Ah, the voice of sanity ....
8th of 7, Aug 06 2015
  

       But you're being unnecessarily restrictive, only considering those surnames which denote an occupation. Many surnames denote who your father was (e.g. "Harrison"), an interesting geographic feature you live next to (e.g. "Hill", "Ford", "Church"), the place you're from (e.g. "French"), or a significant personal characteristic (e.g. "Short", "Redhead", "Bignose"). These too should be updated, so Mr Church might become Mr Multi-Storey-Car-Park or Mr Shopping-Centre, and so on...
hippo, Aug 06 2015
  

       They could become longer and more ent-like, tagging professions and histories along at the beginning of surnames as they are accumulated and dismissed. That way people who didn't have anything useful to say about anyone would be too lazy to say it.   

       I could be Mr. Tensioner-Hybrid- Transmission-Futurecar- Tank-Engine- Chassis-Clutch-Safetybelt- Visor-Hoser- Student.   

       Or maybe adjectives are better: Mr. Pulling-Vibrating- Turning-Planning- Shaking-Pushing- Slider-Blinder-Router- Booklooker.   

       Naturally names would grow longer as people got older.
RayfordSteele, Aug 06 2015
  

       I think this, even with hippo's contribution, is too prescriptive. We shouldn't be cursing future generations to the crippling inertia of nominative determinism, the nation itself sunk, three hundred years from now, from a caste of Mr and Mrs UX-Developers, a remnant of technology long past, leaving our wonderful country lagging behind, a nation of pallid, ectomorphic Amiga fetishists. No, our use of nominative determinism should be aspirational - after all, we want to be a nation of strivers, not skivers - viz:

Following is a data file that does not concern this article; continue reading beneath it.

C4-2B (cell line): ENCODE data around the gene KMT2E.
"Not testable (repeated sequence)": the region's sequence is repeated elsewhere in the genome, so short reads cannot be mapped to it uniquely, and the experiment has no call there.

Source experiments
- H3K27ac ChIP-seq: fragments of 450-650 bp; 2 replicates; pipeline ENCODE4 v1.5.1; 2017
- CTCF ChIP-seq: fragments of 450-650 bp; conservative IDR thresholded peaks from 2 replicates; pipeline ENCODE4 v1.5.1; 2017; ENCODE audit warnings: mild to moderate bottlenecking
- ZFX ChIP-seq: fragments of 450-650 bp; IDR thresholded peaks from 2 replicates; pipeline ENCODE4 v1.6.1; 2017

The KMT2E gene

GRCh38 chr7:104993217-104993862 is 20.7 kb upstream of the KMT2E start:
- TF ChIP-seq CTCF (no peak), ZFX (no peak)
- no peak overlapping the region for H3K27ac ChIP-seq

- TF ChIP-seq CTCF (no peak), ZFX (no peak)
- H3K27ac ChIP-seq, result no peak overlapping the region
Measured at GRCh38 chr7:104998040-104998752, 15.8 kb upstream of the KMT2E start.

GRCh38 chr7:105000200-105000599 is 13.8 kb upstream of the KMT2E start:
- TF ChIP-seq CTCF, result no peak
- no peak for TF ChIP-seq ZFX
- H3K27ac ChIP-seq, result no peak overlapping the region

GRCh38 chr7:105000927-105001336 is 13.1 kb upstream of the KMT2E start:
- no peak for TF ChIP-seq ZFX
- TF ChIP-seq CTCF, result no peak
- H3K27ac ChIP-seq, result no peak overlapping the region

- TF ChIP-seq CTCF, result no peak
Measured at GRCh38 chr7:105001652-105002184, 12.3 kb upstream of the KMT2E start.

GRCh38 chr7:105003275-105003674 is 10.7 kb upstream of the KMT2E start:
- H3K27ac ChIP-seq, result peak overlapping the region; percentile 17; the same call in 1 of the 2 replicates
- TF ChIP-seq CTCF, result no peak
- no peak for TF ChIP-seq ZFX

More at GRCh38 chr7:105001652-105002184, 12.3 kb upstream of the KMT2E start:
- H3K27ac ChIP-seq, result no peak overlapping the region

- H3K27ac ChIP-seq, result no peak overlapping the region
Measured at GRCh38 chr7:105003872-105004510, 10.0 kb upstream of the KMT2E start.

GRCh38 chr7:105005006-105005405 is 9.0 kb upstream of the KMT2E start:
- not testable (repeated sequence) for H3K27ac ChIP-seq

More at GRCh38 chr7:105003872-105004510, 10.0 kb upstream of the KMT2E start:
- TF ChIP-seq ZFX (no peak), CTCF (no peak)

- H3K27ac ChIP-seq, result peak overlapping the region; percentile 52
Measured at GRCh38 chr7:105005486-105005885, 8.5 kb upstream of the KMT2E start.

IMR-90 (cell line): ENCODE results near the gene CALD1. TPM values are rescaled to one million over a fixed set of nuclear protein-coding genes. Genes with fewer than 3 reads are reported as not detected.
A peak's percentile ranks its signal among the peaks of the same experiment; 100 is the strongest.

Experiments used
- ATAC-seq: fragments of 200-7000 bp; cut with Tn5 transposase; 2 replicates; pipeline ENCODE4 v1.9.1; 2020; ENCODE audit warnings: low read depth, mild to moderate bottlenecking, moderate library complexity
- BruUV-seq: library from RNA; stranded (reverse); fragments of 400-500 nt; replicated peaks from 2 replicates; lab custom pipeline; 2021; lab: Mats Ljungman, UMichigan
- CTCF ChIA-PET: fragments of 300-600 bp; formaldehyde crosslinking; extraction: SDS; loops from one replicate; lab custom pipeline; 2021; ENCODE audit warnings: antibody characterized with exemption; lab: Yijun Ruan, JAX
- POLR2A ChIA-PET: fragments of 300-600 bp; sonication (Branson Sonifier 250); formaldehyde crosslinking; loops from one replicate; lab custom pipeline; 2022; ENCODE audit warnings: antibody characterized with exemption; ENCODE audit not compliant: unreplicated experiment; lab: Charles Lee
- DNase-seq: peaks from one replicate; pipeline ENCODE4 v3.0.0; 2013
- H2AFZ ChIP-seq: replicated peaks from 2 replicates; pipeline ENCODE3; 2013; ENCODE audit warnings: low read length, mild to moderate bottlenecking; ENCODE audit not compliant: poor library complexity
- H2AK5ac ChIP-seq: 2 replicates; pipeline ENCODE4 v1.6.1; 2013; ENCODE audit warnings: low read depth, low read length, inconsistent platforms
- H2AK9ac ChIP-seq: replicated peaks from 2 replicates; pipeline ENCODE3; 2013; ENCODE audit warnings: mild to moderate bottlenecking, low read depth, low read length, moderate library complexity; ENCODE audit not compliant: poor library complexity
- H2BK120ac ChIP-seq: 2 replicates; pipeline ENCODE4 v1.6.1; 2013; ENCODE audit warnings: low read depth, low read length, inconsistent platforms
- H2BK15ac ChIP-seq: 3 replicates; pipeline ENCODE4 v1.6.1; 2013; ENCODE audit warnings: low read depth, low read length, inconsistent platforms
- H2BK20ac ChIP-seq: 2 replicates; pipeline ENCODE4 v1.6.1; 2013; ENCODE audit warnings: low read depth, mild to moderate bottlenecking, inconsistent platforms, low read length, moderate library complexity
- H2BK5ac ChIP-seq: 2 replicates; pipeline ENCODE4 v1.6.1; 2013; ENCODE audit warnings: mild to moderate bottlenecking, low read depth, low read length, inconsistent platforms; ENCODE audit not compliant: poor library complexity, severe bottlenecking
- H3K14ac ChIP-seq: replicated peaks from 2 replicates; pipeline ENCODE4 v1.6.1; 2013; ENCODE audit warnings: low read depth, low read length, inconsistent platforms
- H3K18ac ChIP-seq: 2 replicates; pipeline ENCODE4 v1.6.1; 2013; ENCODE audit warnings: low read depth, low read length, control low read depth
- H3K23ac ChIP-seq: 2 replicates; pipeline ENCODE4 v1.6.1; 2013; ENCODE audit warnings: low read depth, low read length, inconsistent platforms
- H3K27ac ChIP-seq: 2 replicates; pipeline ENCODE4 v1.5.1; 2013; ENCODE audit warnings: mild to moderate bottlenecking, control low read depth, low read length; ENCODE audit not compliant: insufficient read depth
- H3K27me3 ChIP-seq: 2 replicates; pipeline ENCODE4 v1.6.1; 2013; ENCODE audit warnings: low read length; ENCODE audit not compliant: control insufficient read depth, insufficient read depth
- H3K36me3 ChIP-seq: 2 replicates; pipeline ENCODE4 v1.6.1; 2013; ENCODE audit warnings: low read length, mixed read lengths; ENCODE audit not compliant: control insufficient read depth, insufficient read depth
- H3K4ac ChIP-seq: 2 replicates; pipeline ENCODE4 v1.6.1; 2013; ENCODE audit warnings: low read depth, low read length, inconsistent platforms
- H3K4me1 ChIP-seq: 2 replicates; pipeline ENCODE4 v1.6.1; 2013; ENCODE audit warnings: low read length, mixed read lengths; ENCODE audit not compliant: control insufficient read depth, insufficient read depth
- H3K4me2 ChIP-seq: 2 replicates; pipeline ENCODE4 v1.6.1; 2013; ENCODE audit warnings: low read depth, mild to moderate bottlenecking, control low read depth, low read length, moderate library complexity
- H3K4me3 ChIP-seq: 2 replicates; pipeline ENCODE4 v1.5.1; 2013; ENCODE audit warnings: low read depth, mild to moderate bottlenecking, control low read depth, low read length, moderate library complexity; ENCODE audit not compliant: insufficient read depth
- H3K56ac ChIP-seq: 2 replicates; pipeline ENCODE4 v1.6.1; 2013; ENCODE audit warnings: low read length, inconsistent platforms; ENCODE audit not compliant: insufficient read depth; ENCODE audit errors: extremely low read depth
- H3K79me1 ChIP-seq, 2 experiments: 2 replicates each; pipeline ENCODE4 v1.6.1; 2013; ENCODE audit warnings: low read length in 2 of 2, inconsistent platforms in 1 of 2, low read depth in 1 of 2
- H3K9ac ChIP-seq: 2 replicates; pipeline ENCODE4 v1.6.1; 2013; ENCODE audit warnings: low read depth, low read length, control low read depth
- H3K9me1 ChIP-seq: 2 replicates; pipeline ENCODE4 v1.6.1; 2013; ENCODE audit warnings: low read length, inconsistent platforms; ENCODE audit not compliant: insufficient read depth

Mr Prime Minister
Mrs VP (Technical)
Mr Handmodel
Ms Enormouswilly
Mrs Entrepreneur
Mr Chiefexecutiveothinktank
u.s.w.
calum, Aug 06 2015
  

       It’d be interesting to try and place words that are quite harmless and passive now which may turn into the most barbed or insulting swearwords of the future, and use those.
Ian Tindale, Aug 06 2015
  

       Ah yes - Norman RAID.
normzone, Aug 06 2015
  

       Johnny Foreigner
MaxwellBuchanan, Aug 06 2015
  

       ..or you could change your surname to a pointer. Update the destination data as needed. Insert into blockchain for security and authentication.
TIB, Aug 06 2015
  

       Martin Halfbaker.
FlyingToaster, Aug 06 2015
  

       My maiden name was Darling, which is much like blissmiss. Hmmmm. Does that mean anything I wonder?
blissmiss, Aug 06 2015
  

       I'm not sure why this Idea is supposed to be automatically implemented, instead of making it optional. Some folks might want different words for their names, than the automatically-assigned words. For example, it is my understanding that the name "Stein" in some languages is equivalent to "Smith" in other languages. What if someone wanted a their-own- language version of a job-description for their name? What if they liked their existing name, regardless of their profession?   

       For another consequence, consider the mess this would make of efforts to trace one's ancestry, after some thousands of years go by.
Vernon, Aug 06 2015
  

       // What if someone wanted a their-own- language version of a job- description for their name?//   

       That's another thing I forgot to mention. Names should be in English, and it's high time we stopped humouring these people who affect foreign names simply because they live in a foreign country. They'll never learn to speak English properly unless we take things in hand - it's for their own good, after all.
MaxwellBuchanan, Aug 06 2015
  

       Regarding "humoring foreign names"...   

       Polish man goes into an opticians…
Optician covers one eye up and says to the bloke…
“Can you read the bottom line ?”
Polish man says ” Read it ! I know him ”
Vernon, Aug 06 2015
  

       Tracing one's ancestry is easy. We all came from Lucy.
RayfordSteele, Aug 07 2015
  

       What if the universe's journey is not just it's origin?
wjt, Aug 08 2015